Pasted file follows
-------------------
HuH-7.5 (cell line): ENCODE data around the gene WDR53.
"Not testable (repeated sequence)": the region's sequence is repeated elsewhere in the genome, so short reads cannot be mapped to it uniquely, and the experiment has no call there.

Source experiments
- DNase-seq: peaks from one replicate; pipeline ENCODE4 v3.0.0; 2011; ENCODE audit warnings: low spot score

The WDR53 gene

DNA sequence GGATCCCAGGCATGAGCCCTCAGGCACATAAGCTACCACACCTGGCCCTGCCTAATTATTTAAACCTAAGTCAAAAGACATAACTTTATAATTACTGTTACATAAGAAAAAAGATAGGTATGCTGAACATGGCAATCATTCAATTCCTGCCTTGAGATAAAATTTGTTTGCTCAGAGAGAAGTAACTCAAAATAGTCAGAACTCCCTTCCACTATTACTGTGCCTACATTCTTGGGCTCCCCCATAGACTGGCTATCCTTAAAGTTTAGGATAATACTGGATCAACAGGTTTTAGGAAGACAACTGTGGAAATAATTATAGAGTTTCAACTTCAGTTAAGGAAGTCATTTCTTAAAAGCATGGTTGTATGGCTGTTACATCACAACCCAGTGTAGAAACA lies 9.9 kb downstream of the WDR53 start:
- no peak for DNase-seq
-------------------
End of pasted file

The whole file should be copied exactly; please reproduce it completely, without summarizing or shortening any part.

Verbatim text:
HuH-7.5 (cell line): ENCODE data around the gene WDR53.
"Not testable (repeated sequence)": the region's sequence is repeated elsewhere in the genome, so short reads cannot be mapped to it uniquely, and the experiment has no call there.

Source experiments
- DNase-seq: peaks from one replicate; pipeline ENCODE4 v3.0.0; 2011; ENCODE audit warnings: low spot score

The WDR53 gene

DNA sequence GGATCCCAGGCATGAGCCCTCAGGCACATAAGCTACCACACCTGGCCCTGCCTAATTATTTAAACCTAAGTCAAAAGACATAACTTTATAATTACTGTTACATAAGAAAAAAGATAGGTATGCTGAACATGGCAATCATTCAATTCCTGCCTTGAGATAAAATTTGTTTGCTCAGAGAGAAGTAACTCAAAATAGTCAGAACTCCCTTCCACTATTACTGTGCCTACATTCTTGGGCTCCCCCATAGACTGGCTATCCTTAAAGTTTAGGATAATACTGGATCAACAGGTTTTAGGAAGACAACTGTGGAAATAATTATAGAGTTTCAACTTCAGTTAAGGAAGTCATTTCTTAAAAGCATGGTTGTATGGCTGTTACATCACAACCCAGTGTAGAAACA lies 9.9 kb downstream of the WDR53 start:
- no peak for DNase-seq